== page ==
The second purchase is a stock that I have featured in the past, Easyjet EZJ, which I suggested getting on board back in June 2015 when it was sub 1600p and which subsequently hit my 1800p target where you could have taken a decent profit out of it. However, as it now also scores 99 on the CIS and has some attractive valuation metrics I feel more comfortable about this purchase at 1740p. They seem well placed with their continuing expansion, low oil prices and increasing consumer incomes although I guess the increased terrorist threat recently could perhaps take the edge off of their progress. On that basis it will be interesting to see how these two buys pan out and whether the comfortable or the uncomfortable turns out to be best and if I'll regret not doing the other sales.
Summary & Conclusion
A difficult set of decisions for me this quarter in what is supposed to be an automatic detached process. However, I guess that underlines the fact that even with a quantitative system you still have to have some input into the trades that come out of the process and have some kind of sanity check unless you are going to follow the output blindly. In this case I have tried to apply some common sense as any fixed selling threshold might just throw up lots of marginal trades which might then cost so much that you will trade away your profits in frictional costs. Thus I have compromised to a certain extent to keep the trading costs under control as these now total around 1% of the starting capital so far, although the quarterly re screened portfolio has outperformed the original portfolio so far. So perhaps I have got the balance right as if I had allowed all the possible trades along the way with a fixed 80 score and strict valuation thresholds this may not have been the case.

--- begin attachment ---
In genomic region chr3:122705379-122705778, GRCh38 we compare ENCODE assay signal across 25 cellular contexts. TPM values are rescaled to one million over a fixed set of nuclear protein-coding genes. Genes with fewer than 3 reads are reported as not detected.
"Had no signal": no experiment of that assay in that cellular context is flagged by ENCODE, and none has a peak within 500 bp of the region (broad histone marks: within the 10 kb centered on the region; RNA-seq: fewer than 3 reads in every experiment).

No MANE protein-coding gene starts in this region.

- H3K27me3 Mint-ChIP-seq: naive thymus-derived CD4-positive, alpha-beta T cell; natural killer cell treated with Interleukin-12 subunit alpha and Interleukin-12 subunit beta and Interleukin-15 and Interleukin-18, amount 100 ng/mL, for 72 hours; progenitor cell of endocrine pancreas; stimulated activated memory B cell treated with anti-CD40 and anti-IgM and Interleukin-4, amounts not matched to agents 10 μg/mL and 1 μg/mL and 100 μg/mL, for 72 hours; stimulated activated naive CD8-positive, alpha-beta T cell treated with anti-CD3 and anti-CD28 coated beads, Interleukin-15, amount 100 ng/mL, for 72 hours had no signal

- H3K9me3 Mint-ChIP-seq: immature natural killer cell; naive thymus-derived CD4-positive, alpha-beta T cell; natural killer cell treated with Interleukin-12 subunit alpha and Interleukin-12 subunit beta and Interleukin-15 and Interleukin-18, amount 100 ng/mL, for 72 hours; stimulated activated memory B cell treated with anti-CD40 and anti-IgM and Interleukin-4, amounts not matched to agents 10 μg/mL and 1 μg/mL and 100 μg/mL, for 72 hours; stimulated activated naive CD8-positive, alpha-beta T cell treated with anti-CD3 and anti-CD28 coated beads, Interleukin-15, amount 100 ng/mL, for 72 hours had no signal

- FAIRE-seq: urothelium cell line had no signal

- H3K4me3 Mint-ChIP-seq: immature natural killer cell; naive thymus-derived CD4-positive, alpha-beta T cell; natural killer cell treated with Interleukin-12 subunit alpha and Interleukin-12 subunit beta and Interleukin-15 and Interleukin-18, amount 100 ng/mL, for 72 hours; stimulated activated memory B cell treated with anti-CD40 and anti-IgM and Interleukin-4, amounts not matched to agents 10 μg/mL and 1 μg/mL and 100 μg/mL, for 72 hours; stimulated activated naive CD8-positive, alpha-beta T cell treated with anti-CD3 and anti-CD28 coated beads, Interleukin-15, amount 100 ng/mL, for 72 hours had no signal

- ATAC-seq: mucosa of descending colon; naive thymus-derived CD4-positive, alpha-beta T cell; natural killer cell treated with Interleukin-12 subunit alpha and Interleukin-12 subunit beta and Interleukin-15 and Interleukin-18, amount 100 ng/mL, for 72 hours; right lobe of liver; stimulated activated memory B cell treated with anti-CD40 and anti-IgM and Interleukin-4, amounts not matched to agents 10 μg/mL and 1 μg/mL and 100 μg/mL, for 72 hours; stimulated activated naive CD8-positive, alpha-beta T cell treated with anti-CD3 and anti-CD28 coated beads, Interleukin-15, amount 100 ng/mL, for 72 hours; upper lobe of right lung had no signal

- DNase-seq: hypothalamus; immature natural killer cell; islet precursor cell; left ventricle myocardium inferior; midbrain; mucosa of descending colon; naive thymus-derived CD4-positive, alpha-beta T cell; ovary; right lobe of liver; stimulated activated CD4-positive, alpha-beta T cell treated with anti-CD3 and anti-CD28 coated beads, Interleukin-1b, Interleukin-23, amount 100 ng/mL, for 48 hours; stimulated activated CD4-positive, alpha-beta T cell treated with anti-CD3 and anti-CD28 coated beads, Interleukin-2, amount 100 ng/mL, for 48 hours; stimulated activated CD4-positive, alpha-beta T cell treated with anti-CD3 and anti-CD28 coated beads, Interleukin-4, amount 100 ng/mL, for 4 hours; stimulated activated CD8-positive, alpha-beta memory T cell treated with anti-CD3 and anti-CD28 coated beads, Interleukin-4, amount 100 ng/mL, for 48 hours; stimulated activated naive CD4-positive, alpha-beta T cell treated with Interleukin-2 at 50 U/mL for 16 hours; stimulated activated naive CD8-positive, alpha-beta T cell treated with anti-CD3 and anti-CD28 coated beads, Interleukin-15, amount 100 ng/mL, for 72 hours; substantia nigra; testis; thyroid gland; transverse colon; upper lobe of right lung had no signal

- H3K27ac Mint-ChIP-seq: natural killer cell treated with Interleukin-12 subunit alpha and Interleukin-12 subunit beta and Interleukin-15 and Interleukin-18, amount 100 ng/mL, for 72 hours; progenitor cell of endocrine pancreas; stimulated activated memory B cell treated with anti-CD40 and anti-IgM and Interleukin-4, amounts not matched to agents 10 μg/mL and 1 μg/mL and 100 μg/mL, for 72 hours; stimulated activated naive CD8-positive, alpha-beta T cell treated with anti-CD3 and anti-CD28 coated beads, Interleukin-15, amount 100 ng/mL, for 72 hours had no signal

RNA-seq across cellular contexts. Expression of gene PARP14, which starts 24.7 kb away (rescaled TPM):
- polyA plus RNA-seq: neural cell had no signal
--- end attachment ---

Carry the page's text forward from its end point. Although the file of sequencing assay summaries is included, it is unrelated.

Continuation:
This now leaves the Portfolio with a weighted average exposure to the CIS of 91 and some reasonable looking valuation stats of P/E Y1 14.7x, dividend yield Y1 3.2%, EBIT/EV yield of 8.4% and the forecast dividend growth for the portfolio is 11.5%. In terms of sectors as I have allowed it to go where it finds good scoring stocks and it therefore remains heavily overweight in Consumer Cyclicals and Industrials. While surprisingly perhaps for an income portfolio it has nothing in Energy, Basic Materials, Consumer Defensives, or Utilities, although as it is more of an income / growth process may be that is not such a surprise. In any event I tend to think more about what each of the individual companies bring to the portfolio and how they fit together rather than obsessing about sectors. I therefore try to avoid having two identical stocks in say the house building sector, while accepting that another stock like Howden say might be different but is exposed potentially to the similar economic sensitivities as a house builder, which at present are positive and worth being exposed to.
So there goes another quarter, hope you are finding the CIS Portfolio and the Scores useful in your investing and good luck for the year ahead.
We have had the Next trading update today which was OK in the circumstances of the recent mild weather. Nevertheless they guided towards the bottom of their previous range as a result. Thus although not a profits warning as such it will lead to a few more small downgrades which may well reduce the score a bit more. Against that though they have announced another special dividend and the shares have fallen to around their indicated buy back price. So presumably they may resume some buyback which may support the price from here. Their outlook is for sales and profits growth in the range of 1 to 6% for the coming year which seems fine, if a little dull. Will continue to hold for the CIS Portfolio until the next quarterly / Annual screening due at the end of March / early April.